LONDON • Sebastian Coe has been criticised for acting too slowly to reform athletics by the man leading the investigation into corruption inside the sport's world governing body.
Dick Pound, chairman of the independent commission that will deliver another damning report next Thursday, said that Coe, president of the International Association of Athletics Federations (IAAF), should have done more when he was vice-president to Lamine Diack.
The Senegalese has been accused of "active corruption" by French magistrates on suspicion that he took €1 million (S$1.56 million) in bribes to cover up drug violations. He has denied all allegations.
On Thursday, another dark day for the sport, the IAAF ethics commission gave life bans to Diack's son, Papa Massata Diack, and the former treasurer, Valentin Balakhnichev, for their alleged roles in a blackmail plot.
In a sense, this is worse. This gets down to affecting the outcome on the field of play. It's about the integrity of competition.
DICK POUND, when comparing the degree of corruption within the IAAF to the ongoing scandal in world football's governing body Fifa.
Pound warned that there was more to come.
"Coe and (Sergey) Bubka were there," he said of Diack's vice-presidents. "It's easy enough if you want to get a governance review. They had a (19th-century) constitution in a 21st-century organisation. They had an opportunity a long time ago to address issues of governance, and you saw from the International Olympic Committee what happens if you don't do that - you get your t**s in the wringer."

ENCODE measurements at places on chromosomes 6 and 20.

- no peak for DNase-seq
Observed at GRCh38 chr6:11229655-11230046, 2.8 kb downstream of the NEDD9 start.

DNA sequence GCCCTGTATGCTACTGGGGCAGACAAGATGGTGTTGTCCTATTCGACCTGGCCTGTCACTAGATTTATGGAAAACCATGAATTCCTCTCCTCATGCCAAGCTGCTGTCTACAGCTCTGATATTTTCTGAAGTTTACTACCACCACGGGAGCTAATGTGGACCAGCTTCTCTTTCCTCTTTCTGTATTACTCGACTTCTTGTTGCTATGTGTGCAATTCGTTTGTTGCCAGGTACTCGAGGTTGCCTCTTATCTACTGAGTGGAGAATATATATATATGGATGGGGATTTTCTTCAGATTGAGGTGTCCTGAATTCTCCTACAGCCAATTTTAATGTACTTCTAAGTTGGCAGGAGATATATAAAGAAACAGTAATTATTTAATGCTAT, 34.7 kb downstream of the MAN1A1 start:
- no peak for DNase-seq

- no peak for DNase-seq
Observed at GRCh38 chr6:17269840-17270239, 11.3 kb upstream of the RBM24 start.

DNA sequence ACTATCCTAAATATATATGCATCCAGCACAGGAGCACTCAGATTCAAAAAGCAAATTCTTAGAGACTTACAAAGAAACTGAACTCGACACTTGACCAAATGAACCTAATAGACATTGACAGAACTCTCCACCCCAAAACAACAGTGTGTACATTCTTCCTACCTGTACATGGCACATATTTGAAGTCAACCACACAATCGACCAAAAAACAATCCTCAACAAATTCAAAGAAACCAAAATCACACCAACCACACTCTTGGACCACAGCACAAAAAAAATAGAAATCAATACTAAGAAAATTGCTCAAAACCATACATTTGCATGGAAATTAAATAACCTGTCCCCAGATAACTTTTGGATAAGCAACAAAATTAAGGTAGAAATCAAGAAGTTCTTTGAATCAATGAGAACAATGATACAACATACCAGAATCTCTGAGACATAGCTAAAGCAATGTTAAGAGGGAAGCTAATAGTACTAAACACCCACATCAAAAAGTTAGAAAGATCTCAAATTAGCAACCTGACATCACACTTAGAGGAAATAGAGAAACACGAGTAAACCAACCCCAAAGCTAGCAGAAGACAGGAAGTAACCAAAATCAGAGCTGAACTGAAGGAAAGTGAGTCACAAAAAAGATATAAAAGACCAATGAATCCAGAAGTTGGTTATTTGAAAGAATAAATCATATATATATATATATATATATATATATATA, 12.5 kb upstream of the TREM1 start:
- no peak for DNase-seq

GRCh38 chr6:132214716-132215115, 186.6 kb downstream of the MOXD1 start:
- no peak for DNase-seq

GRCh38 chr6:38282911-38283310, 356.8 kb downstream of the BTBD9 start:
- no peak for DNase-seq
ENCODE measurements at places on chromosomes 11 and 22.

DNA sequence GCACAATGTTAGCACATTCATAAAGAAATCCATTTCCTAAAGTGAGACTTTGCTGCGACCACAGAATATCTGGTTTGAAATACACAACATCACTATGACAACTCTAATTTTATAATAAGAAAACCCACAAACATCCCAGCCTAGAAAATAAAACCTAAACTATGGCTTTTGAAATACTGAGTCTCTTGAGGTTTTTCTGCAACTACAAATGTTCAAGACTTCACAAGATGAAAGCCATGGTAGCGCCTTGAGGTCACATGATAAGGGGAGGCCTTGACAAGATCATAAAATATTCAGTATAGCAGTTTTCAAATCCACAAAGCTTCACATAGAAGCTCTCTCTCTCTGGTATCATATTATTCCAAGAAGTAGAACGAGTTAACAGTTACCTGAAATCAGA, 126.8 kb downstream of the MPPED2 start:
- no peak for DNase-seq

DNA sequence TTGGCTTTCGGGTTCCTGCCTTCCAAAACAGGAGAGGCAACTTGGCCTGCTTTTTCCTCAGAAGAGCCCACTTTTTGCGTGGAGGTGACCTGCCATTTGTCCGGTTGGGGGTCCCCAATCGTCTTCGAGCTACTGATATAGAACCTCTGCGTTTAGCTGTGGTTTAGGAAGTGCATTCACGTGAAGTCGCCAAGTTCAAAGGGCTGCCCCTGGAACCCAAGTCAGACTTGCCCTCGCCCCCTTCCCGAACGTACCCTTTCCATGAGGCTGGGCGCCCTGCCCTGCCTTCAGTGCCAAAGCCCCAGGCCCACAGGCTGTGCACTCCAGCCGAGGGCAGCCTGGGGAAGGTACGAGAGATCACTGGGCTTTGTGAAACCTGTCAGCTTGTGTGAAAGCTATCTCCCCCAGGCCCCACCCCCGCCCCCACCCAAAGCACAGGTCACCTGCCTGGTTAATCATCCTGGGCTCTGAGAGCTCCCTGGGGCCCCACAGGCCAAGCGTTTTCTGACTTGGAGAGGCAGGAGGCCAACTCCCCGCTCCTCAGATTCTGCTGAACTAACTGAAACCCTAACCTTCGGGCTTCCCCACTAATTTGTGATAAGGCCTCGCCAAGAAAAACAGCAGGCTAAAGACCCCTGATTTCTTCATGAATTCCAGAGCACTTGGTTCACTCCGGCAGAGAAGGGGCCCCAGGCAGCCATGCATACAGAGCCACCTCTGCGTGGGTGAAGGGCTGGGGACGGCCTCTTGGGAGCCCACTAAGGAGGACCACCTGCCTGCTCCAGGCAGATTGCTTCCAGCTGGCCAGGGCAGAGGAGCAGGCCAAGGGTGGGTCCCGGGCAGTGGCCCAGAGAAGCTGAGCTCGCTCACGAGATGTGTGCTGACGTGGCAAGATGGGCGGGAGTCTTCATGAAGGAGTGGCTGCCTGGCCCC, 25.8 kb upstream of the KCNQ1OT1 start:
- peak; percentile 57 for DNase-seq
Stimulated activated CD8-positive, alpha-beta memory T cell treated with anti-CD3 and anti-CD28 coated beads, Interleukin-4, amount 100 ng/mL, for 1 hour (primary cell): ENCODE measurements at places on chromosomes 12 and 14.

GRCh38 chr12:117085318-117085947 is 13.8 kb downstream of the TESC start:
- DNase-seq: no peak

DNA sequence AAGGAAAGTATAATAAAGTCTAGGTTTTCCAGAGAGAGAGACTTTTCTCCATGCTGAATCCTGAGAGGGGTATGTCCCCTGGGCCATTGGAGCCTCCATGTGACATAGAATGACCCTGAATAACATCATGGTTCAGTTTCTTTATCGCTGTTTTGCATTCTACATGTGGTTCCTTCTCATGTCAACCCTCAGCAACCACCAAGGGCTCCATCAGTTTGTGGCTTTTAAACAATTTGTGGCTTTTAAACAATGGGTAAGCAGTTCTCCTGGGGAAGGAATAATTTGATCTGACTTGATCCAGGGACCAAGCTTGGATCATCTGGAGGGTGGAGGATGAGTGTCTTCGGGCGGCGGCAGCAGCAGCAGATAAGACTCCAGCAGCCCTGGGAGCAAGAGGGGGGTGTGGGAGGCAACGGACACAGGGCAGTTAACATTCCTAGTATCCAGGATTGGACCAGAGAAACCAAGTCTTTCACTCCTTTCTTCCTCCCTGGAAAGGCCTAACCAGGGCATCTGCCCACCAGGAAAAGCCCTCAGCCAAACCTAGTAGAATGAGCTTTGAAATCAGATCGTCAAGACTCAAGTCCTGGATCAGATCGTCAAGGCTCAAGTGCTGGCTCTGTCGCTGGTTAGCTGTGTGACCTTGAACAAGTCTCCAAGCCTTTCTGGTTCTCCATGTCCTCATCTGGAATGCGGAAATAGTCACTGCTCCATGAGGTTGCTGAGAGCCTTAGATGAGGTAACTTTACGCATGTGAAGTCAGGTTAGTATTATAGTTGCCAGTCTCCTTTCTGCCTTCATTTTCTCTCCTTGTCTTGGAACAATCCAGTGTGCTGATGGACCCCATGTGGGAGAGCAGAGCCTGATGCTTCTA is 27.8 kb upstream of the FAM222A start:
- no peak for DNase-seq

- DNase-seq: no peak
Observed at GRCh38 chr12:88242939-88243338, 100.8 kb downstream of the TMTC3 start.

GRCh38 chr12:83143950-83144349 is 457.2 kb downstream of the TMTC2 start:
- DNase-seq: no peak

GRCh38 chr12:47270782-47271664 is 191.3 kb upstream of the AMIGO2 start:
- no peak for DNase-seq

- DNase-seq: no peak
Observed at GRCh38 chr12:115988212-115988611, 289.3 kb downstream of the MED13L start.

It is believed that Coe, who could justifiably counter that he did make a significant governance change by setting up the IAAF Ethics Commission, will not be criticised directly in the report by the panel, which was appointed by the World Anti-Doping Agency after a German television investigation into doping and corruption.
Pound praised athletics administrators for the speed with which they banned Russia after the commission's report, but rejected Coe's warning of a witch-hunt against clean athletes, saying: "If the IAAF does not acknowledge it had a problem, then it will be hard to put in place the changes they need to make."
Coe, who unveiled planned changes in his "road map for rebuilding trust" this week, said that the punishments "could not send a stronger message".
Alexei Melnikov, a Russian coach, was also banned for life and accused of blackmailing Liliya Shobukhova, a former London Marathon winner, to cover up drug violations. Gabriel Dolle, who left as IAAF anti-doping director in 2014, was banned for five years.
However, Pound said that next week's report would show that the scandal was worse than that engulfing Fifa.
"With very few exceptions, I have not seen international sports federation presidents so involved in corruption, as opposed to moving money around like the Fifa boys.
"In a sense, this is worse. This gets down to affecting the outcome on the field of play. It's about the integrity of competition."
The first part of former Wada chief Pound's report led to Russia being suspended by the IAAF. The second will focus on a "multi-faceted conspiracy" involving the IAAF and allegations arising from a leaked database of more than 12,000 blood tests from 2001 to 2012.
THE TIMES, LONDON